cbd for parrots

The World’s First Organic, Full-Spectrum Hemp Extract for Birds

I would like to tell you how pleased several of our bird patients have responded positively to the Cann-Avia. I started a feather picking lovebird on 50 mg once daily last month and she is doing much better. Less itchy, less jittery according to the owner. Another bird, a Blue Fronted Amazon, was attacking the husband whenever he would enter the room. He was put on 100mg daily and has reverted back to allowing the husband to handle him again. I have been quite impressed so far with the feedback.

– Dr. Ken Eisenberg, DVM


“In May my 1yr old Quaker Parrot broke his femur. We think he flew in to the ceiling fan. After $2,000 in surgery and vet costs, he seemed to have lost feeling of his leg. We thought it had to do with the stint and cast. This created an weird behavior where he started chewing off his fingers. The vet said some conures do this when they feel tingling and it could mean he could lose his leg or eventually put him down if this behavior continued. Out of precaution he had to wear a cone on his neck to keep him from his foot. I’m glad I came upon your page, because the oil has seemed to calm him down. I feed it to him orally as instructed and even placed a drop on his injured foot. 2 months later, he is at about 90% mobility and no longer chews his fingers.”

– J. Valdivia

“My lovebird Ozzy hanging out in his Oatmeal house container. He had picked his tail feathers raw about 9 months ago. With patience & guidance from his Avian Dr, along wtih Cann-Avia, his tail feathers are growing back beautifully.”

– Happy Customer

“2 WEEKS, this is the result of using Cann-Avia for 2 Weeks! I adopted my sweet M2 in December 2017. She had an open wound on her chest when I brought her home and I have yet to get it healed, UNTIL NOW. I’ve bought her a few collars that she eventually figured out how to get around but still wears as a slight deterrent. I’ve taken her to 2 top Avian vets, spent almost $2,000 on visits, tests and on implants. I’ve tried Avi-Calm, Chamomile Tea, Rescue Remedy, Manuka Honey, etc. I’ve changed/improved her diet, increased the amount of sleep she gets. She has an assortment of toys in all shapes and sizes in her huge cage. She gets one on one time every day/night. Nothing has worked. Then recently, I came across Cann-Avia. I’ve been putting the oil on her wound for 2 weeks and each day I’m surprised at the rate it’s healing. Now only 2 weeks later, it is almost completely healed. I can not put into words how happy I am to finally have found something that works!”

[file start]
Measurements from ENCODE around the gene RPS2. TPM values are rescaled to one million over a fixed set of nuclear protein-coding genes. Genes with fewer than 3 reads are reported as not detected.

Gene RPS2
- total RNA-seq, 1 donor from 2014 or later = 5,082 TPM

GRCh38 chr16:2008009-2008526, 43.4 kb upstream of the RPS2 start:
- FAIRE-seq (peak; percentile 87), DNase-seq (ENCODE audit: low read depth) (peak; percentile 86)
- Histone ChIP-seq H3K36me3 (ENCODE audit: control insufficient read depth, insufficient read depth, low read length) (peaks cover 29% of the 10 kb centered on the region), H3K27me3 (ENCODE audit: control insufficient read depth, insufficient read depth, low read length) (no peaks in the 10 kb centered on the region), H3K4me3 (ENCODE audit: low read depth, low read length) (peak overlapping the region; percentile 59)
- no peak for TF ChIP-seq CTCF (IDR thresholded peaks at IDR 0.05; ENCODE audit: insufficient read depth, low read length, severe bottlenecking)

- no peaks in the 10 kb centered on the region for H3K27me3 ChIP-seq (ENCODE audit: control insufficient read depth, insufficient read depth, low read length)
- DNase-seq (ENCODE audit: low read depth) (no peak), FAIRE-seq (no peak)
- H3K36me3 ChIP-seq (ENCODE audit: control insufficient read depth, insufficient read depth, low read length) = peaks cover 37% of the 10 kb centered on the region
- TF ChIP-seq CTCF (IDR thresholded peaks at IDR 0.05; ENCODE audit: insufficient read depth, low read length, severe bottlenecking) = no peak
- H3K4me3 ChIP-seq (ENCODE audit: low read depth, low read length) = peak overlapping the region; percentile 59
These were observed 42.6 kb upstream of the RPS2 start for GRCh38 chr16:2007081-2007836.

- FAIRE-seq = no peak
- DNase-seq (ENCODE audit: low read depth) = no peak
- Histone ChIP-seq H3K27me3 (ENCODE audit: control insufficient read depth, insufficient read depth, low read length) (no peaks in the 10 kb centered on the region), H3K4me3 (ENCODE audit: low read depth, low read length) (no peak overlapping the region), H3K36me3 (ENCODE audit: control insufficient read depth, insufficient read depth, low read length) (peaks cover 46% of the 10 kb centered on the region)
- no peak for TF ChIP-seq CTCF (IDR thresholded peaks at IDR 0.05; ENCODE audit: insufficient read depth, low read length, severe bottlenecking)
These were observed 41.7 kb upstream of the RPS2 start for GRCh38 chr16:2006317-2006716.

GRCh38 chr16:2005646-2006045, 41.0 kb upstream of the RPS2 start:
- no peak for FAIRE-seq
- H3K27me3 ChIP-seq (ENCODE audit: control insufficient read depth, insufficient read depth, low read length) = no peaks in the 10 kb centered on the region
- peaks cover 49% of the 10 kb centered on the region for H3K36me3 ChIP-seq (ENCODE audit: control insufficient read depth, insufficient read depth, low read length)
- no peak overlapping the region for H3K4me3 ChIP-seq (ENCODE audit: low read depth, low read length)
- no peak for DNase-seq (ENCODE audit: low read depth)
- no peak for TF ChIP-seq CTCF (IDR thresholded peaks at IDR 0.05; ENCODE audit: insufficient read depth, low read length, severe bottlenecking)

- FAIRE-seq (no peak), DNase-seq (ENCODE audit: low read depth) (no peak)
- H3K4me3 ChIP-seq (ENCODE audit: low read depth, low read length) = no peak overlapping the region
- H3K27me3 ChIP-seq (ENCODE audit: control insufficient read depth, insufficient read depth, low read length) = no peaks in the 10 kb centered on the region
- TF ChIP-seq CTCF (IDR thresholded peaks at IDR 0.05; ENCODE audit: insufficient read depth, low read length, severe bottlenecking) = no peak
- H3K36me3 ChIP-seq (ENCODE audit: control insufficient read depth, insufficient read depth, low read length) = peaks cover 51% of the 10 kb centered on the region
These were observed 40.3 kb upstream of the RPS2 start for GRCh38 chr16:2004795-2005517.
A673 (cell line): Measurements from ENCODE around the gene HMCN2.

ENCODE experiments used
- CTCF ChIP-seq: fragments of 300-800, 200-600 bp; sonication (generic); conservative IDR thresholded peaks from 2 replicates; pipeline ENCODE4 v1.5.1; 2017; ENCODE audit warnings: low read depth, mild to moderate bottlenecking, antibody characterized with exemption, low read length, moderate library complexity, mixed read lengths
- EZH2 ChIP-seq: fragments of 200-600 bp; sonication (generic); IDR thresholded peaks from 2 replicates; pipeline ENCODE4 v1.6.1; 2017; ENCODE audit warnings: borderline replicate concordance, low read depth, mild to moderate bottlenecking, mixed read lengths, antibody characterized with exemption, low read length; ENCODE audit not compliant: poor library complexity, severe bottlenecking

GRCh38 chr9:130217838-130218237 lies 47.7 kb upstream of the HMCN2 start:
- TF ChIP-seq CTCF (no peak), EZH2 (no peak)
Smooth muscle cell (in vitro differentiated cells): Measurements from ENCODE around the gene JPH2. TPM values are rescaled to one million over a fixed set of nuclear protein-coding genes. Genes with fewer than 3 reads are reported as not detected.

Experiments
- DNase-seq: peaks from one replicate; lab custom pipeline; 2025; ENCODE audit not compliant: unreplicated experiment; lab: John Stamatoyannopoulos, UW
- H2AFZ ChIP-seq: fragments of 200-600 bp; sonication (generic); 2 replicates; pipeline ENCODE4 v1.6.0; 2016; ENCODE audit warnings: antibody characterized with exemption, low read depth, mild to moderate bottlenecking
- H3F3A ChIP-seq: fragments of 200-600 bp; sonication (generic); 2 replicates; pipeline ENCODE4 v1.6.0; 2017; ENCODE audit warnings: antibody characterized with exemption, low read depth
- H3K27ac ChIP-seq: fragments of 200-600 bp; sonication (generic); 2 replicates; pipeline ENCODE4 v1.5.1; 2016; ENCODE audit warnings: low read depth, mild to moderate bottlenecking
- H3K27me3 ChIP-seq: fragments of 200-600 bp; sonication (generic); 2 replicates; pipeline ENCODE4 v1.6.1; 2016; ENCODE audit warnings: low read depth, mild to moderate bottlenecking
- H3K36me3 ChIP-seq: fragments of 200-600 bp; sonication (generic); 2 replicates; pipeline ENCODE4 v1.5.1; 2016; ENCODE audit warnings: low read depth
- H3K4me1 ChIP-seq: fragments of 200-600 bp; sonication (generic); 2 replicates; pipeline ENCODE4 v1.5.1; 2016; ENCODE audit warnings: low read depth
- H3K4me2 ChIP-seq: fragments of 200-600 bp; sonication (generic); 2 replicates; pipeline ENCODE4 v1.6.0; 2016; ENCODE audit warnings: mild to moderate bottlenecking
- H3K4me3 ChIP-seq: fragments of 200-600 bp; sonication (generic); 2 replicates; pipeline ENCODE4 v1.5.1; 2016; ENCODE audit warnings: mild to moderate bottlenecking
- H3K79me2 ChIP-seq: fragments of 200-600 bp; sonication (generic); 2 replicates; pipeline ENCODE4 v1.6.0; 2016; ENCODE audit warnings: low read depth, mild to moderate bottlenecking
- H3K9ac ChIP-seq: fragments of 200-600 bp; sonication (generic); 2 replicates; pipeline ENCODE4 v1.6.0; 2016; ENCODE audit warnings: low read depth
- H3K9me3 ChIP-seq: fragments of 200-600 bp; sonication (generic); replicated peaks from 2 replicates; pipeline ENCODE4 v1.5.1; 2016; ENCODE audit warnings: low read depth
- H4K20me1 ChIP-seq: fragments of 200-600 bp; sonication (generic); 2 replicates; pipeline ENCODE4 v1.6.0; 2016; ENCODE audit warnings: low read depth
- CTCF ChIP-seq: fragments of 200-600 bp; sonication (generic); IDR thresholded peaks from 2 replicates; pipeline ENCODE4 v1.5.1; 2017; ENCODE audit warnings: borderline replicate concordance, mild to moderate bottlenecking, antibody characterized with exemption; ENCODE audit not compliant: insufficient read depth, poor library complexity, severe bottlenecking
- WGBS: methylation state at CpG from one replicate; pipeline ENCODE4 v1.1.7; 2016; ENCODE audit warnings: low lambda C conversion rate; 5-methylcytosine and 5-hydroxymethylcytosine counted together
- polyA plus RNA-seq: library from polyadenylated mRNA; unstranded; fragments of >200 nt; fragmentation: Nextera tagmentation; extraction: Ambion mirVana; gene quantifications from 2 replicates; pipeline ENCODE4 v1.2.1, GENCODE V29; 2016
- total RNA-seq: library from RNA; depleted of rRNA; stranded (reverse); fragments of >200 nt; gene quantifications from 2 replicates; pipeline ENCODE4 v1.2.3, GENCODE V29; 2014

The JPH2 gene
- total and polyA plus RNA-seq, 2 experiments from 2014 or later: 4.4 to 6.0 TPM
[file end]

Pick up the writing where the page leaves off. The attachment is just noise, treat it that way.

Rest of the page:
– Jeana Brinkerhoff

“I am so happy with this product. I have a female cockatiel with an old injury to her wing that she picks at. This has gone on for over 10 years. The vet has tried every medication available. She mostly lived in a collar. I started the Canna Avia and on the first day, she stopped ripping her skin open. She has not had to have a collar on now for 3 weeks.”

– Sue Bohne

“I took my Dillon off the haldol prescribed by our vet YEARS for multilation. Long term concern and when we would ween off he would multilate again. We support this company!! Haldol (haloperidol) is an antipsychotic drug that decreases excitement in the brain. Haldol is used to treat psychotic disorders NO MORE IS DILLON ON THIS.